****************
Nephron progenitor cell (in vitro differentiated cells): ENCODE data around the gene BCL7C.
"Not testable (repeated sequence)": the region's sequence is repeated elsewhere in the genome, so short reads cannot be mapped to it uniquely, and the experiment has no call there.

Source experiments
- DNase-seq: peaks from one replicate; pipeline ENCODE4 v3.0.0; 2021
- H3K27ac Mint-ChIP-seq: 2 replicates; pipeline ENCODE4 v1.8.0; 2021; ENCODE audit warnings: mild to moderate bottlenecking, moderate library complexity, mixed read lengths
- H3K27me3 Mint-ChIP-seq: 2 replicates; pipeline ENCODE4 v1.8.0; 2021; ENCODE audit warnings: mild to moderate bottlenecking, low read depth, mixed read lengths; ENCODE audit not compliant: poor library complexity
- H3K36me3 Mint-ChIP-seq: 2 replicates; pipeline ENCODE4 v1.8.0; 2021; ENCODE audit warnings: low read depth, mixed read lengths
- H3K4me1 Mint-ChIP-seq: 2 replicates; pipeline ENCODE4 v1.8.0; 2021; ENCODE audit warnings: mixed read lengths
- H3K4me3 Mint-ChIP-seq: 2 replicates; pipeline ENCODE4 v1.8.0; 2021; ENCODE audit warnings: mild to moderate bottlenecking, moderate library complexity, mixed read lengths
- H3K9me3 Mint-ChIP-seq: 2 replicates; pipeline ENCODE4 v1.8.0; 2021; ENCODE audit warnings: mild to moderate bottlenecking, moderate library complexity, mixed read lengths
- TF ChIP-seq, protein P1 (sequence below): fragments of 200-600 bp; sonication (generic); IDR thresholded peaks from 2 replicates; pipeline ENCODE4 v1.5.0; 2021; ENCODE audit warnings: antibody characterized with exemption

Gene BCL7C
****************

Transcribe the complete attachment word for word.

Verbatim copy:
Nephron progenitor cell (in vitro differentiated cells): ENCODE data around the gene BCL7C.
"Not testable (repeated sequence)": the region's sequence is repeated elsewhere in the genome, so short reads cannot be mapped to it uniquely, and the experiment has no call there.

Source experiments
- DNase-seq: peaks from one replicate; pipeline ENCODE4 v3.0.0; 2021
- H3K27ac Mint-ChIP-seq: 2 replicates; pipeline ENCODE4 v1.8.0; 2021; ENCODE audit warnings: mild to moderate bottlenecking, moderate library complexity, mixed read lengths
- H3K27me3 Mint-ChIP-seq: 2 replicates; pipeline ENCODE4 v1.8.0; 2021; ENCODE audit warnings: mild to moderate bottlenecking, low read depth, mixed read lengths; ENCODE audit not compliant: poor library complexity
- H3K36me3 Mint-ChIP-seq: 2 replicates; pipeline ENCODE4 v1.8.0; 2021; ENCODE audit warnings: low read depth, mixed read lengths
- H3K4me1 Mint-ChIP-seq: 2 replicates; pipeline ENCODE4 v1.8.0; 2021; ENCODE audit warnings: mixed read lengths
- H3K4me3 Mint-ChIP-seq: 2 replicates; pipeline ENCODE4 v1.8.0; 2021; ENCODE audit warnings: mild to moderate bottlenecking, moderate library complexity, mixed read lengths
- H3K9me3 Mint-ChIP-seq: 2 replicates; pipeline ENCODE4 v1.8.0; 2021; ENCODE audit warnings: mild to moderate bottlenecking, moderate library complexity, mixed read lengths
- TF ChIP-seq, protein P1 (sequence below): fragments of 200-600 bp; sonication (generic); IDR thresholded peaks from 2 replicates; pipeline ENCODE4 v1.5.0; 2021; ENCODE audit warnings: antibody characterized with exemption

Gene BCL7C